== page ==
Refinement of Macromolecular structures using REFMAC5 - PowerPoint PPT Presentation

Loading...

PPT – Refinement of Macromolecular structures using REFMAC5 PowerPoint presentation | free to view - id: 2cae9-YTUzM



Loading


The Adobe Flash plugin is needed to view this content

Get the plugin now

View by Category
About This Presentation
Title:

Refinement of Macromolecular structures using REFMAC5

Description:

Refinement of Macromolecular structures using REFMAC5. Garib N Murshudov ... TNT. BUSTER/TNT. Phenix.refine. RESTRAINT. MOPRO. Considerations in refinement ... – PowerPoint PPT presentation

Number of Views:371
Avg rating:3.0/5.0
Slides: 26
Provided by: gar115
Category:

less

Write a Comment
User Comments (0)
Transcript and Presenter's Notes

Title: Refinement of Macromolecular structures using REFMAC5


1
Refinement of Macromolecular structures using
REFMAC5
  • Garib N Murshudov
  • York Structural Laboratory
  • Chemistry Department
  • University of York

2
Contents
  • Introduction
  • Considerations for refinement
  • Refinement against all data
  • TLS
  • Dictionary and alternative conformations
  • Conclusions

3
Available refinement programs
  • SHELXL
  • CNS
  • REFMAC5
  • TNT
  • BUSTER/TNT
  • Phenix.refine
  • RESTRAINT
  • MOPRO

4
Considerations in refinement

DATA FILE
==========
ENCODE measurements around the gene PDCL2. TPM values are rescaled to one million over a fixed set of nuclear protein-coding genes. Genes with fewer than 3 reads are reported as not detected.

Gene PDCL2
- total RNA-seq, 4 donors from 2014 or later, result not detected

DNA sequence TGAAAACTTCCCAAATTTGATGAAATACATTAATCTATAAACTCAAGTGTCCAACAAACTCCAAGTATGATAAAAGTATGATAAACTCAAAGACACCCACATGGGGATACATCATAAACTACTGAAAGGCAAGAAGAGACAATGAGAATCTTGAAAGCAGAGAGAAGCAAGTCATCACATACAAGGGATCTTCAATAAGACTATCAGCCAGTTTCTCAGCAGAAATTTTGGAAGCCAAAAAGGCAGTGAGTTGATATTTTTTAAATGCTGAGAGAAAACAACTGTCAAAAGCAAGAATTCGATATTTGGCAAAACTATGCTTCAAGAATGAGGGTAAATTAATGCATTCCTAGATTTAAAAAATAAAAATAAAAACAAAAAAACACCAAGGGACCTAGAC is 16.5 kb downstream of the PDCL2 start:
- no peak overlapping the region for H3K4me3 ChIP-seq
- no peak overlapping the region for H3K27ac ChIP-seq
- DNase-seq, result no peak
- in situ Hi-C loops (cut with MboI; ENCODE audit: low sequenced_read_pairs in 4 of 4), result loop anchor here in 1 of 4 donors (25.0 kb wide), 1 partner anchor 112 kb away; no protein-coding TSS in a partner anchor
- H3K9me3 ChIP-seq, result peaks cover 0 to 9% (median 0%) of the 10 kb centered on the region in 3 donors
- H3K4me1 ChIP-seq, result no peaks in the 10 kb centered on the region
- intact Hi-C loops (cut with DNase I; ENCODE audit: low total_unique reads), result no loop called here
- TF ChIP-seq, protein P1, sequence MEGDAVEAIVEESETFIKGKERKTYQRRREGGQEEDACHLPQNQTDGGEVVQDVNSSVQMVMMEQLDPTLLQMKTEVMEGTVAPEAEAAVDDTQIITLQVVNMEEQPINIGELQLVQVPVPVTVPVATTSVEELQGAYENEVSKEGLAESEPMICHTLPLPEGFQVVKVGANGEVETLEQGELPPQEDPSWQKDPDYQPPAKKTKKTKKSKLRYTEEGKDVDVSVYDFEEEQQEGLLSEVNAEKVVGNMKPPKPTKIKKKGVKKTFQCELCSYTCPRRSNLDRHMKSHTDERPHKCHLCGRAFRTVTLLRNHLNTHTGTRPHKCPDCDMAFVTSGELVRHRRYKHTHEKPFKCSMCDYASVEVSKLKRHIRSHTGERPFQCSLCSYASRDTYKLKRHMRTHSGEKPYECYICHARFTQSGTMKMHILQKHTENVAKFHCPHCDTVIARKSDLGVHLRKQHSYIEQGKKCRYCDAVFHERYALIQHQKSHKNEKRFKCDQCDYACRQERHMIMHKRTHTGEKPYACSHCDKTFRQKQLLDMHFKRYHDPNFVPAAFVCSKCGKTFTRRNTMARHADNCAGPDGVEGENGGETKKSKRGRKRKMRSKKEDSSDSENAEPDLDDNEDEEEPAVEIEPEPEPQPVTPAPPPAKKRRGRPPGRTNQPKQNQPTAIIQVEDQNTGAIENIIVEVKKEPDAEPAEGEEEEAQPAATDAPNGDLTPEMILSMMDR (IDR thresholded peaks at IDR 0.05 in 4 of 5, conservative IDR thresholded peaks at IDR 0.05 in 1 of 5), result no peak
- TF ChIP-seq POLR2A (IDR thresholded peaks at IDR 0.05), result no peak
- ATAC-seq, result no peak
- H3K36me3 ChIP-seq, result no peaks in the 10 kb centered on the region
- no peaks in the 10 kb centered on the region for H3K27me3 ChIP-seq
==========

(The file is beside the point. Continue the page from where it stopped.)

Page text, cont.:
• Function to optimise (link between data and
    model)
  • Should use experimental data
  • Should be able to handle chemical (e.g bonds) and
    other (e.g. NCS, structural) information
  • Parameters
  • Depends on the stage of analysis
  • Depends on amount and quality of the experimental
    data
  • Methods to optimise
  • Depends on stage of analysis simulated
    annealing, conjugate gradient, second order
    (normal matrix, information matrix, second
    derivatives)
  • Some methods can give error estimate as a
    by-product. E.g second order.

5
Two components of target function
  • Crystallographic target functions have two
    components one of them describes the fit of the
    model parameters into the experimental data and
    the second describes chemical integrity
    (restraints).
  • Currently used restraints are bond lengths,
    angles, chirals, planes, ncs if available, some
    torsion angles

6
Various form of functions
  • SAD function uses observed F and F- directly
    without any preprocessing by a phasing program
    (It is not available in the current version but
    will be available soon)
  • MLHL - explicit use of phases with Hendrickson
    Lattman coefficients
  • Rice - Maximum likelihood refinement without
    phase information

7
Shortcomings of using ABCD directly
  • Dependent on where you obtained your
    Hendrickson-Lattman coefficients
  • Assumes that your prior phase information is
    independent from your model phases!

8
Differences between SAD and RICE in wARP Refmac
9
Twin refinement
  • Twin refinement in the new version of refmac is
    automatic. Only thing you need to do is to add
    one keyword TWIN
  • Then the program identifies twin operators and